Shawn George


-Photo by Hans Madsen
Callender Fire Chief Shawn George poses for a portrait on traditional black and white film in their fire station recently.

CALLENDER — Shawn George, the current Callender Fire Department chief, only recently stepped into that role when former Chief Kevin Kruse decided it was someone else’s turn.

It happened rather quickly.

“He said, ‘I nominate Shawn George,’ that was it.” George said. “I have a good mentor there, though.”

Kruse is now the assistant fire chief.

Before his election at the beginning of 2018, George served as the department’s secretary/treasurer for eight years.

-Messenger photo by Hans Madsen
Callender Fire Chief Shawn George puts on his turnout gear in the station recently. George was elected to the position by his fellow firefighters earlier this year.

George said Kruse dodged a metaphoric bullet in being able to pass the white chief’s hat.

“You have the position until you leave or die.” he said, tongue firmly in cheek. “Kruse got lucky.”

George has been a Callender resident since his family moved there when he was in first grade. He had always had an interest in joining the department but, like many others, family obligations and odd work hours kept him from it.

“I thought about it,” he said. “I just wasn’t able to commit the time.”

That changed when he was hired by the city of Fort Dodge and as a result had regular work hours.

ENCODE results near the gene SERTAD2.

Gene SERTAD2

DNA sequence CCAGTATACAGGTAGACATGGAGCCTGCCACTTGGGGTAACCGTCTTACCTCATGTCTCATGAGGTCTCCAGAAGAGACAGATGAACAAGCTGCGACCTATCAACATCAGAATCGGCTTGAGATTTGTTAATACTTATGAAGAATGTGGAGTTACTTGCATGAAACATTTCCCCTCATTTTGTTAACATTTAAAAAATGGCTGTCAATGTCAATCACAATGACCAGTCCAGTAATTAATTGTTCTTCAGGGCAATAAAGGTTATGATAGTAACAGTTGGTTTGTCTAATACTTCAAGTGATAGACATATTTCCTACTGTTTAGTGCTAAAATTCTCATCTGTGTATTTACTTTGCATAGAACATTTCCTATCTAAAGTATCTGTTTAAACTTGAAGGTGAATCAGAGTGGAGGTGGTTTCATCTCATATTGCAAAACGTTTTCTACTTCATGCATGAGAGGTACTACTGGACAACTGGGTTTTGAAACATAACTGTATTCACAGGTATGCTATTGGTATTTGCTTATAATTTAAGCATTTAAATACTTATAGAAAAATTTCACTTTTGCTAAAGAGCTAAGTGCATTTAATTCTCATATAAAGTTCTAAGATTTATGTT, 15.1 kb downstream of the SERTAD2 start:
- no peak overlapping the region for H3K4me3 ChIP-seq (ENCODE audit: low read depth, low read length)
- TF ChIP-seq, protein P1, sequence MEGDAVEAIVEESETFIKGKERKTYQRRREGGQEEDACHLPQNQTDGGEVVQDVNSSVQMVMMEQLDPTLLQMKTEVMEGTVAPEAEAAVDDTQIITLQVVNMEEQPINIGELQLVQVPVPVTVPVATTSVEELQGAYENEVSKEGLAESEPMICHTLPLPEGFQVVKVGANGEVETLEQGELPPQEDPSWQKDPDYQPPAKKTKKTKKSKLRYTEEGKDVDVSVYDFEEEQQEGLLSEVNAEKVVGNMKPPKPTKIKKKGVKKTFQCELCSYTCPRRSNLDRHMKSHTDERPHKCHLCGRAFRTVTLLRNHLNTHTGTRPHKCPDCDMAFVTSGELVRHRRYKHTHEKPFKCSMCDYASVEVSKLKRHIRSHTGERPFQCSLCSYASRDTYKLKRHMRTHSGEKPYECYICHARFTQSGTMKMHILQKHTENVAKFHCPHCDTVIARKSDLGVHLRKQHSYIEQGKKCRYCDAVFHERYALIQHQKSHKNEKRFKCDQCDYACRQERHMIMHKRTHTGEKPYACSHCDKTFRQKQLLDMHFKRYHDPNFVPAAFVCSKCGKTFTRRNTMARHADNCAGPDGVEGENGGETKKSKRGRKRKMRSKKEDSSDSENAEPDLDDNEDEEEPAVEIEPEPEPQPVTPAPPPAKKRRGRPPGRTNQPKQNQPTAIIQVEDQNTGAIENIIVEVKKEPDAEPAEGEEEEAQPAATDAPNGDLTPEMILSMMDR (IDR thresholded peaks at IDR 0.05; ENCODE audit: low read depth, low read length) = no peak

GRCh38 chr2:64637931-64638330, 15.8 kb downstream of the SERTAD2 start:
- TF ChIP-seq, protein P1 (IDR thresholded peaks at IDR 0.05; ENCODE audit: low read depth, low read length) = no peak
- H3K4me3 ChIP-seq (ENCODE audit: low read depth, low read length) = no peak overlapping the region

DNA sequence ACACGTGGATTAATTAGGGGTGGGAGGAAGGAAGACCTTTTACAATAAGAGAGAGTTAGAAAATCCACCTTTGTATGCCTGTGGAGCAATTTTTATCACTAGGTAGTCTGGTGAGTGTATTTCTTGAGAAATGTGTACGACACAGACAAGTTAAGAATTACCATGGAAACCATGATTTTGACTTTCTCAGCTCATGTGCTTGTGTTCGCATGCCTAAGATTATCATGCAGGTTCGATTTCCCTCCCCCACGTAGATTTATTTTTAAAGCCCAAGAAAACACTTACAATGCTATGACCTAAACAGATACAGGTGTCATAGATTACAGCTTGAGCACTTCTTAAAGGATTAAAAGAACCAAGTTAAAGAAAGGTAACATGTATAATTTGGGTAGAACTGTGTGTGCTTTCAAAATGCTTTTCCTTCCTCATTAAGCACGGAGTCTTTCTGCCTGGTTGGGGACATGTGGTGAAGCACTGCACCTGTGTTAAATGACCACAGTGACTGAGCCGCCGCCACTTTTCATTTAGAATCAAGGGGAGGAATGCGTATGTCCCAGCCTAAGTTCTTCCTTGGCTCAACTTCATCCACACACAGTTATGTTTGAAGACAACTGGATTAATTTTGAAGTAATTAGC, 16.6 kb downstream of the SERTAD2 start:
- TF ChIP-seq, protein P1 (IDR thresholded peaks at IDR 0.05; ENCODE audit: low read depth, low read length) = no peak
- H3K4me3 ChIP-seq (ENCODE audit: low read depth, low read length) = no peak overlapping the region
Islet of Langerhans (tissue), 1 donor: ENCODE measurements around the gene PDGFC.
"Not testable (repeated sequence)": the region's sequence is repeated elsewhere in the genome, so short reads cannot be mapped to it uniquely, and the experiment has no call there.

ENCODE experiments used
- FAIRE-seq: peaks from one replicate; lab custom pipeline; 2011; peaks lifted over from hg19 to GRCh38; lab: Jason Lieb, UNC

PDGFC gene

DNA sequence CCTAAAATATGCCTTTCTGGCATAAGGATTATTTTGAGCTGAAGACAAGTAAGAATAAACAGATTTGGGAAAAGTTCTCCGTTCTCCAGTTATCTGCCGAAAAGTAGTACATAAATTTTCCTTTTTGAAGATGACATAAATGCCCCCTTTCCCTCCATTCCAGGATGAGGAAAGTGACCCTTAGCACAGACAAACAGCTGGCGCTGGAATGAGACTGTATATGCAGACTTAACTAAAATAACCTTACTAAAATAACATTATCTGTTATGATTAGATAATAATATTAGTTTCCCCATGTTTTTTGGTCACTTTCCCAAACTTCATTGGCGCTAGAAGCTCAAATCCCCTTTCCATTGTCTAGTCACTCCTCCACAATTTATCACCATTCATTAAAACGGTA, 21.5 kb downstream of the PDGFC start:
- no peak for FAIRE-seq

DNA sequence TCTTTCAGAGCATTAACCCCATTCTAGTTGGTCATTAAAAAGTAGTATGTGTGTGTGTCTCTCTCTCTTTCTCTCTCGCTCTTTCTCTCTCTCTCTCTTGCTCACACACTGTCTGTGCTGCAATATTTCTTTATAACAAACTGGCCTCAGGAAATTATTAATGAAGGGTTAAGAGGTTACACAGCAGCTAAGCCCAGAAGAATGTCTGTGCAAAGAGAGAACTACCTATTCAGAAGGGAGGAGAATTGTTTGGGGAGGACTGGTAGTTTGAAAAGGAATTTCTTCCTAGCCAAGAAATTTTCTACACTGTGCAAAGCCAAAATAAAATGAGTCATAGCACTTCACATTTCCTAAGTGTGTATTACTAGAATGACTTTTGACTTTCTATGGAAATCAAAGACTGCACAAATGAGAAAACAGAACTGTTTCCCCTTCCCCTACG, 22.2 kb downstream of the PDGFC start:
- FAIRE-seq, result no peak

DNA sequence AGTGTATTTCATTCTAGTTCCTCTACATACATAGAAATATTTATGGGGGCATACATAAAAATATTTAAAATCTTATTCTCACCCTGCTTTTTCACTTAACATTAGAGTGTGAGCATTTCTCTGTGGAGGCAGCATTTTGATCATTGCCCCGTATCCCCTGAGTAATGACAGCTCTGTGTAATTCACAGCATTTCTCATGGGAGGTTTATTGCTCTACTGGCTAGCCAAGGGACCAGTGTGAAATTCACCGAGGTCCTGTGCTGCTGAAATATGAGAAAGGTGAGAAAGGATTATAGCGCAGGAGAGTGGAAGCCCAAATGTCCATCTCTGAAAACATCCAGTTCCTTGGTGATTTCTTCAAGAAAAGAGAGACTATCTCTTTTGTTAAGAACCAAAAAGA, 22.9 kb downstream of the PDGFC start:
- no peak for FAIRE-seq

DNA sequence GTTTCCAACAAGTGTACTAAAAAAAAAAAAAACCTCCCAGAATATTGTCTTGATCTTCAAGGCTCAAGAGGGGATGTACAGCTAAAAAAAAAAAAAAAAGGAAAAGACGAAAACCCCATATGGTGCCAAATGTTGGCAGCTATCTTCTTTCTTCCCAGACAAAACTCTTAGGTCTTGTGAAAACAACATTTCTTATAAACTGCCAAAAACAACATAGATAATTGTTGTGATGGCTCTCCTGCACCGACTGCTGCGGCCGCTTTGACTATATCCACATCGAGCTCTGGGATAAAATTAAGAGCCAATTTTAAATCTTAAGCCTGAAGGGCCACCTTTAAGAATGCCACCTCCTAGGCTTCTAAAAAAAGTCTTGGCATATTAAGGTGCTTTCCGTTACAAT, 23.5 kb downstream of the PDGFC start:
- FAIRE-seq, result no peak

“I joined in 2004 when I got on with the city.” he said. “Then I got a schedule that allowed me to do something I like.”

George had already taken many of the classes required for being a firefighter. He was able to add his EMT certification in 2012.

“I went on the medical calls,” he said. “I was an extra hand. I wanted to be more useful.”

George likes the variety.

“All the calls are unique in their own way,” he said.

He recognizes that there’s no such thing as a routine call, especially for the person who is experiencing the emergency, be it a fire, accident or medical condition.

“You do your job,” he said. “You try to console, let them know everything is going to be OK.”

Much of that comes back to training.

“You just do it,” he said. “You’re not thinking about it, it’s what you’ve trained to do.”

George is leading a 10-member department that’s struggling with the same issues facing small rural fire departments through the entire country.

“Just finding good qualified members,” he said. “Finding people that want to be involved. We’re struggling to keep 10. The younger generation doesn’t want to step up.”

George has nothing but praise for the members of his department. He’s particularly proud of the latest four to have joined.

In addition to finding personnel, there’s the high cost of training, equipment and keeping older trucks running and in good shape.

“It’s close to $10,000 to equip each firefighter,” he said. “Gear only lasts so long. It actually has an expiration date on it.”

The department holds fundraisers to get equipment and gear that the tax-funded budget doesn’t cover. It’s currently in the process of purchasing a new-to-them truck, a 2007 International for $83,000.

“That’s just short of $100,000,” he said. “We’ve been saving money for 10 years to try to get that purchased.”

The department currently has four trucks. Two tankers and one pumper and something quite almost original.

“A 1929 Model A,” he said. “It’s the first truck the department ever bought with a motor in it.”

He also has a ready answer to the age old riddle about why firefighters wear red suspenders.

“We don’t,” he said. “Ours are black and our trucks are yellow.”